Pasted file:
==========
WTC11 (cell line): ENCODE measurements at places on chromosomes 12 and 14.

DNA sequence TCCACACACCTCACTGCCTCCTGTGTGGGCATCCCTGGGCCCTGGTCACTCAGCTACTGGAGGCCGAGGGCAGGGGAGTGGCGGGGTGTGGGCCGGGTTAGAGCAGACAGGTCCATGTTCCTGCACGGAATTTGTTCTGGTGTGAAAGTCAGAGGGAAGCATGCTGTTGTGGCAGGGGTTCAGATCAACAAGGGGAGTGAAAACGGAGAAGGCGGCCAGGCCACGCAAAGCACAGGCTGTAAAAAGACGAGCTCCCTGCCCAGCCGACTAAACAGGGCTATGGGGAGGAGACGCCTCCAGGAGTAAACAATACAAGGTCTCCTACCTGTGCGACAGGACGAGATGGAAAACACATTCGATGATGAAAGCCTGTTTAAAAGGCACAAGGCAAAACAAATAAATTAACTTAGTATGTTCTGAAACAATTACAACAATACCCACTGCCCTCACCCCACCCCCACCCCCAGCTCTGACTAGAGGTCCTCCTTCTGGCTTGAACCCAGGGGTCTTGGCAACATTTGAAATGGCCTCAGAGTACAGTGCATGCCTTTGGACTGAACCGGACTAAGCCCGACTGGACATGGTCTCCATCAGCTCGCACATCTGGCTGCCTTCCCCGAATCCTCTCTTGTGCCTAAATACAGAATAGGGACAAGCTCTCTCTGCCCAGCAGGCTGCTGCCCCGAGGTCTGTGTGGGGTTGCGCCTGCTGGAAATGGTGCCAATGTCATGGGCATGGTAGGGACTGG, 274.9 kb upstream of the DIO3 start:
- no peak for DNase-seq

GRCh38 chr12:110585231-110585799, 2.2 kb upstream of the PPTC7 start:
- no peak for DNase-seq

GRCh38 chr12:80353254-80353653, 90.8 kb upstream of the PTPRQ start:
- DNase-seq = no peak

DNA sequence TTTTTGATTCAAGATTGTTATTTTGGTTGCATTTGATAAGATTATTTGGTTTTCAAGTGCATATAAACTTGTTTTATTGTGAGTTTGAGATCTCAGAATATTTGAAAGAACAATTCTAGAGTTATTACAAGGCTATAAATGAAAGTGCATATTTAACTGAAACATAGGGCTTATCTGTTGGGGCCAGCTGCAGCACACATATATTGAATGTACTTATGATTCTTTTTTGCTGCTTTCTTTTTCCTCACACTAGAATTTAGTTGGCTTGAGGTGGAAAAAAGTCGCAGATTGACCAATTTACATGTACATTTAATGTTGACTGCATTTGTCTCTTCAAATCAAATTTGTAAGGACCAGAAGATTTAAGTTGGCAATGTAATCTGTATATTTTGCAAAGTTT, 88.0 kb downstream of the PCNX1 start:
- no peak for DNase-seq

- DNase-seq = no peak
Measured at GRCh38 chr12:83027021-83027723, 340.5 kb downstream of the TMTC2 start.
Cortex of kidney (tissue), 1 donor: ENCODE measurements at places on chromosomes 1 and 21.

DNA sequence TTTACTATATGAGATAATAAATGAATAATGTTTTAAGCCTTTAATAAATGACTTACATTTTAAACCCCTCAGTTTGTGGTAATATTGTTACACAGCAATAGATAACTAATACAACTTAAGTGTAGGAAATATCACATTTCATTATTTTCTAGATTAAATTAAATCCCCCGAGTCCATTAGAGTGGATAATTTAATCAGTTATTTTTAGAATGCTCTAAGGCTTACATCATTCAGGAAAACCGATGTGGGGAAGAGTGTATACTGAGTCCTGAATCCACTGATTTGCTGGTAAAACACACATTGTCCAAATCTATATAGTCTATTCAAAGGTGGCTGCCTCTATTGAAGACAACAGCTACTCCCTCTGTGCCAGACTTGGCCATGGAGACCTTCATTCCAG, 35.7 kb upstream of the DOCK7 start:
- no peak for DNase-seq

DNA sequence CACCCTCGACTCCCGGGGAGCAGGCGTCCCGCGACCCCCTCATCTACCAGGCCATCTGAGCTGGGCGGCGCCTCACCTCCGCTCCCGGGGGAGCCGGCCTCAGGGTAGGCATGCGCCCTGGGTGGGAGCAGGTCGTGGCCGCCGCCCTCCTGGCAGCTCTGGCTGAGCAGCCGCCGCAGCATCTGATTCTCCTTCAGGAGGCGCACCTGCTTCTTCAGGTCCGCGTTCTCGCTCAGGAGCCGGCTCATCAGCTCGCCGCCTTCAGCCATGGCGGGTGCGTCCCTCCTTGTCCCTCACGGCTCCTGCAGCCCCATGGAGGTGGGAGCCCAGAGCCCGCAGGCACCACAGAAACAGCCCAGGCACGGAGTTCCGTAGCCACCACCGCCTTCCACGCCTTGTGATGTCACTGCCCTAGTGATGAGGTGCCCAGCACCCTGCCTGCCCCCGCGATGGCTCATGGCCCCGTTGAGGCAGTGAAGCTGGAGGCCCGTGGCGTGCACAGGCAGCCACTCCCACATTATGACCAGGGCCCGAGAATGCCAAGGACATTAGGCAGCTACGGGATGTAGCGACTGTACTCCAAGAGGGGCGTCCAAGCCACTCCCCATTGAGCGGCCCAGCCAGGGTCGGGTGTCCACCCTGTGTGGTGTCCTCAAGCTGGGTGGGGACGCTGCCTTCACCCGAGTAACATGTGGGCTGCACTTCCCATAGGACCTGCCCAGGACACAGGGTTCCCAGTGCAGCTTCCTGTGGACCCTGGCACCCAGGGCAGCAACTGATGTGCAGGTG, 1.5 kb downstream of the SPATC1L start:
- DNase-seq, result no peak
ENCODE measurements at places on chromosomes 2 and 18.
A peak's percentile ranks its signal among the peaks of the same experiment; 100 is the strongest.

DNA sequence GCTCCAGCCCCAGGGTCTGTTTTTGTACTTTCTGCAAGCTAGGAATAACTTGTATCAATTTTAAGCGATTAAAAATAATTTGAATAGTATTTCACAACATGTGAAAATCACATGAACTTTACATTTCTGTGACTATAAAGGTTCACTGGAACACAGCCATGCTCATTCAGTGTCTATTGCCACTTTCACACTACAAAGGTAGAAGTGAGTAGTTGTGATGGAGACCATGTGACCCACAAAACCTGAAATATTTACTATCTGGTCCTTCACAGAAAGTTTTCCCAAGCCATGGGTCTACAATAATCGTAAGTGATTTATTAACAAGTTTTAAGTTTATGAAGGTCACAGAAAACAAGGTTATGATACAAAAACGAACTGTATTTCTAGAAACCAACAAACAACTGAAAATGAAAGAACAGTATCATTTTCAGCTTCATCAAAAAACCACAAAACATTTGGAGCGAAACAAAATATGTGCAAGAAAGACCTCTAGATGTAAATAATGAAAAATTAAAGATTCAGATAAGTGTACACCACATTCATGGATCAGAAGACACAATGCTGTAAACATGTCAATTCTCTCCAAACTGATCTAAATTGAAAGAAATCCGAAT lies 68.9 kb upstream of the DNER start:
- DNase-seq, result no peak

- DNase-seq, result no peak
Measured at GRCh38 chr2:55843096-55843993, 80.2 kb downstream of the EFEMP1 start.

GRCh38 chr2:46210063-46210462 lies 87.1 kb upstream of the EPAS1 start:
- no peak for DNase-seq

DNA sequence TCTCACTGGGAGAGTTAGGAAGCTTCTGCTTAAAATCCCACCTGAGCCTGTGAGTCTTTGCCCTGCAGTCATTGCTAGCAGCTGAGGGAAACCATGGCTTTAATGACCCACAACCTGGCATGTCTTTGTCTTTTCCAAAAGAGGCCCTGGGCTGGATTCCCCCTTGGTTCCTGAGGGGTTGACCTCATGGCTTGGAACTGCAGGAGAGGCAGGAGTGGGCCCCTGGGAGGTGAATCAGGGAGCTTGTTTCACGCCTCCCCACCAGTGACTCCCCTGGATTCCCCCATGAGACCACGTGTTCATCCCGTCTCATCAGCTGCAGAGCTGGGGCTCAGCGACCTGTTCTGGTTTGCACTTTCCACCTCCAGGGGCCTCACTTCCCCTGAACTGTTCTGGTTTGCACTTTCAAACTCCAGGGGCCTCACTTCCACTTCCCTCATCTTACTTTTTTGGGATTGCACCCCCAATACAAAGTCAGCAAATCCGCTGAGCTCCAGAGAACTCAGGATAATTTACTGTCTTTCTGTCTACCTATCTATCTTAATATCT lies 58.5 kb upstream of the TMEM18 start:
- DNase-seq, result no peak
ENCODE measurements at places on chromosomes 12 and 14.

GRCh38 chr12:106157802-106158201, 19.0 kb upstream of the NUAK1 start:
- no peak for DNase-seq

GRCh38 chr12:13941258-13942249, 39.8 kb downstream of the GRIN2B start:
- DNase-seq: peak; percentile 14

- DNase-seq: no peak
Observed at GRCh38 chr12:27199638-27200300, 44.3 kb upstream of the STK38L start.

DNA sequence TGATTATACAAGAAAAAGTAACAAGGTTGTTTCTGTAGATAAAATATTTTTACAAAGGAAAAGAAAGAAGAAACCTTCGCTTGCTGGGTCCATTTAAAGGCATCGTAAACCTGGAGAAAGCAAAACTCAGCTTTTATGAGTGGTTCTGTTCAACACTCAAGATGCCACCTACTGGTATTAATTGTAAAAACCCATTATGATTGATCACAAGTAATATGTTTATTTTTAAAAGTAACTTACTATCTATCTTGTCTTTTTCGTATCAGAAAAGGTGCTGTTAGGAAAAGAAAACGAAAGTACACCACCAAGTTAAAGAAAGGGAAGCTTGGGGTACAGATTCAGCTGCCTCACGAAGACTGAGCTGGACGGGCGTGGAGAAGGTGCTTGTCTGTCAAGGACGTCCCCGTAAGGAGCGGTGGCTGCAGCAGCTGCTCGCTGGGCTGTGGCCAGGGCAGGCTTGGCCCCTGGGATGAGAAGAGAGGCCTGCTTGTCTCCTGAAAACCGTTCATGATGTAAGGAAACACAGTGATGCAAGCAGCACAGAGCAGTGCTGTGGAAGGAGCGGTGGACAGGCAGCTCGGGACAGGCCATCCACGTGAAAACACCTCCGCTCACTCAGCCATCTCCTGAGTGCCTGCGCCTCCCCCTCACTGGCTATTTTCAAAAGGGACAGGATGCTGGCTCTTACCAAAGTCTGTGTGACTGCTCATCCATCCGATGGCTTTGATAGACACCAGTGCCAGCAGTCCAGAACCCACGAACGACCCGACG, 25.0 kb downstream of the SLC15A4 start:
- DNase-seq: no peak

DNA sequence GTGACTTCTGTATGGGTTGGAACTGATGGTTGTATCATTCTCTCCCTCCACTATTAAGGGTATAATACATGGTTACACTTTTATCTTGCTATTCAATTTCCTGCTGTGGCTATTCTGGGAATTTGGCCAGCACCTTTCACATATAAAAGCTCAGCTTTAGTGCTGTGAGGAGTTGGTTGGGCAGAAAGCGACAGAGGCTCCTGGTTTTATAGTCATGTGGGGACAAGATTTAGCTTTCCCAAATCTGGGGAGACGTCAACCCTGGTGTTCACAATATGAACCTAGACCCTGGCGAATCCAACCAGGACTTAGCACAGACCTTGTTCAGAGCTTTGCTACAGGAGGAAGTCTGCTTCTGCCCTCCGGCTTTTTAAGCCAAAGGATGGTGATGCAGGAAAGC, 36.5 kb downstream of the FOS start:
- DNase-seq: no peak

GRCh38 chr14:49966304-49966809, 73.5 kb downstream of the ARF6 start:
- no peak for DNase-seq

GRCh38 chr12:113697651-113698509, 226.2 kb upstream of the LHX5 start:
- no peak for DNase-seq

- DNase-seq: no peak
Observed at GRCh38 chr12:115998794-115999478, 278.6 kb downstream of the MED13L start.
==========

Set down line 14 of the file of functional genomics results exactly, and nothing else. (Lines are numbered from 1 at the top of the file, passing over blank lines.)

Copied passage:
- no peak for DNase-seq